My first attempt at the fermented suint method (FSM) of fleece cleaning was not a complete failure, I suppose. Though the FSM did not exactly render my fleece clean or usable, I can’t say to what extent this is due to my execution of the FSM, the FSM method itself and/or the condition of the fleece when I began.
Given San Francisco’s unusually cold temperatures during some of this period, I was surprised that fermentation began at all, but it did. My suint bath showed the telltale orange bubbles that other blogs said to look for:
Surprise! A seed sprouted in the wet fleece, a rather damning condemnation of my wool prep:
The stench was incredible. I had to walk away immediately after I removed the top of the tub, as I thought I was going to dry heave. I’d read online that it would stink but I was unprepared for how much. Other posts said “If you’re used to a barn then you’re used to these smells, anyway!” I respectfully disagree.
I am frequently on ranches, healthy ranches that smell but in the good barnyard way and not the feedlot way, and I do not exaggerate when I say I was nauseated while removing the fleece from the bath. My entire backyard smelled. I could smell it in our house with our sliding doors and windows closed. I could not open the sliding doors to the backyard or the entire downstairs filled with the smell and ascended the stairs right on up into the house. I fully expected my next door neighbors to have words with me.
When removing the fleece from the bath, it looked noticeably cleaner but not as clean as I hoped. My fleece was absolutely filthy beforehand and, though I picked at it for hours, I think it probably needed a great deal more wool prep –which I will soon learn at wool handling school!
I decided to run a little experiment since I suspected, from the look of my fleece coming out of the bath, that it would not become more than some nice wool compost. I understand why others advised using mesh laundry bags to contain the fleece while in the suint bath: I could not get the fleece out in one piece without it. Since it broke into three pieces, I designed my experiment thus:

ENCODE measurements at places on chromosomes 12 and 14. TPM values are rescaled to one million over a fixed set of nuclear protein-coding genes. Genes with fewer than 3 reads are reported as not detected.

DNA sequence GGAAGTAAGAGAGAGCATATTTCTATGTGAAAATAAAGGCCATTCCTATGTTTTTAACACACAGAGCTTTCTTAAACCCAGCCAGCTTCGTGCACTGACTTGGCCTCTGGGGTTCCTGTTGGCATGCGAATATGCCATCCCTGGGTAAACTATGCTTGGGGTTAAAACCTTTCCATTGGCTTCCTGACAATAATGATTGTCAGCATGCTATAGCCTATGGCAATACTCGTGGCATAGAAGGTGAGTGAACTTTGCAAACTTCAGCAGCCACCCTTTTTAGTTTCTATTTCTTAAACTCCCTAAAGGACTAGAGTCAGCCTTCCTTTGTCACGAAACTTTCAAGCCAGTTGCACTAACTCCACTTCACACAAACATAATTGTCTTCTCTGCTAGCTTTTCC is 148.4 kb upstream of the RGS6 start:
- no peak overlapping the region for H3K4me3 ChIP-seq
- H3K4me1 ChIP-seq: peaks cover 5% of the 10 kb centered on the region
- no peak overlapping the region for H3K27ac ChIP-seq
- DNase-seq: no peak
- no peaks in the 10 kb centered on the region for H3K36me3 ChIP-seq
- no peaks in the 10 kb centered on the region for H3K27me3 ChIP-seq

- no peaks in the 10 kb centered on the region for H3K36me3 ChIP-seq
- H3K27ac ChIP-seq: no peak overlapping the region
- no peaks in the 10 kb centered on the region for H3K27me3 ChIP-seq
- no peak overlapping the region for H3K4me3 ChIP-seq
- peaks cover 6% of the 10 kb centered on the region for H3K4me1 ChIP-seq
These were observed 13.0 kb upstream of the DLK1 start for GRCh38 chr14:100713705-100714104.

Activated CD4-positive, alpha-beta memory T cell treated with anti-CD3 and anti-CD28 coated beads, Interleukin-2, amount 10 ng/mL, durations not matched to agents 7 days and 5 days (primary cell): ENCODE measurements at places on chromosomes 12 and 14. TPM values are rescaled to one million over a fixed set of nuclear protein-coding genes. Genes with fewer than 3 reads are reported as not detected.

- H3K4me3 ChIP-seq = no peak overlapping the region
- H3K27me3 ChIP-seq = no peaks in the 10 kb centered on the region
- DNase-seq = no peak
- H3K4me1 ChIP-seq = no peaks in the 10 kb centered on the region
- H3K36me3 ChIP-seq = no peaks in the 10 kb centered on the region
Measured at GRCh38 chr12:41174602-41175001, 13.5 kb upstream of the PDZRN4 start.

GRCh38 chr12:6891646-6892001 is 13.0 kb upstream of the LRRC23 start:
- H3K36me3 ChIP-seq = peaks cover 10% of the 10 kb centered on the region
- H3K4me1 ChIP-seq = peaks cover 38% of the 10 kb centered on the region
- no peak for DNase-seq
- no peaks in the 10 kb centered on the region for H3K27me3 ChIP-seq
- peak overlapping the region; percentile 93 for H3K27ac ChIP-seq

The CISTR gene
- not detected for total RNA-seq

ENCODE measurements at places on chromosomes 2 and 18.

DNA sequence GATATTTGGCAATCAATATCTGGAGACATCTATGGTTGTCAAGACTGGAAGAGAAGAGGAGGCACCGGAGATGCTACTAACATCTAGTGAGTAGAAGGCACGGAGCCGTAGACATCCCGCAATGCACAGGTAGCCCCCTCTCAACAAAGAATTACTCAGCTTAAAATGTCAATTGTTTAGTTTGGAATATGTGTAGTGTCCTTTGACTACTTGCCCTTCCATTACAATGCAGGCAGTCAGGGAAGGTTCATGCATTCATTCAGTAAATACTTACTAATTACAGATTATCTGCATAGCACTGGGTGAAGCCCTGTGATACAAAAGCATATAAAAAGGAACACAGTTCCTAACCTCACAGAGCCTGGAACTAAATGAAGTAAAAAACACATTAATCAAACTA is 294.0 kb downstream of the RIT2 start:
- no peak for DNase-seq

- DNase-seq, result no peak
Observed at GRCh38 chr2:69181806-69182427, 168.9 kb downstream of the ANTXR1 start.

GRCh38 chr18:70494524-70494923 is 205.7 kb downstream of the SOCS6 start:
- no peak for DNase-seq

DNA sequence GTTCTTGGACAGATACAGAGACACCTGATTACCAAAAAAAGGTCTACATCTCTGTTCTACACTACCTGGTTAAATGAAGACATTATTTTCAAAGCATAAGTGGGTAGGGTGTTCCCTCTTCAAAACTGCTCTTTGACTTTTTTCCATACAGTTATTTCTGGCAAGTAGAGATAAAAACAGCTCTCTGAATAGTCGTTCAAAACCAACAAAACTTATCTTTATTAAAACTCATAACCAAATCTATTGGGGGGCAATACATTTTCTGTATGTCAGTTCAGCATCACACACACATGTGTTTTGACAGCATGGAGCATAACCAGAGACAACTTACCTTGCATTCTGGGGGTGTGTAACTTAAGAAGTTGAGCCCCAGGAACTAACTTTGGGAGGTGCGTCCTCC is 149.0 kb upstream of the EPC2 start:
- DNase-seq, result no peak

- 1/3 was set out to dry directly out of the suint bath, with no rinse or other treatment aside from squeezing excess water out;
- 1/3 was rinsed and set out to dry;
- 1/3 was rinsed, washed with a little Palmolive, rinsed again and set out to dry.
The fleece washed with soap was cleanest (though not a great deal cleaner than the fleece that was rinsed), but none of them were clean enough to comb or card. Smell wise, none of them stank – yes, even the horrific post-bath stench completely disappeared from the fleece that was not rinsed. Texture wise, each fleece cluster dried into a tough sort of stiffened chunk. The fleece did not appear to have felted but it certainly came together as if it did at least a little bit, and this was true of all fleeces regardless of post-bath treatment.
In a demoralizing but very eco-friendly event, flies happily landed upon and burrowed into the fleece that was not washed or rinsed. Can a fleece alone get fly strike?! Many birds also enjoyed visiting each fleece and picking what I suspect were bugs and seeds out of it. That said, the fleece is in the compost bin, sad but true.
I do not think I will wash another batch of fleece in the suint bath. I think the fleece (which has a big case of the come-aparts anyway) may just be too filthy and vegetable-matter laden to continue putting this much effort (and water) into cleaning it. I admit that, having finished the first batch, my first thought was “This is something best left to wool mills!”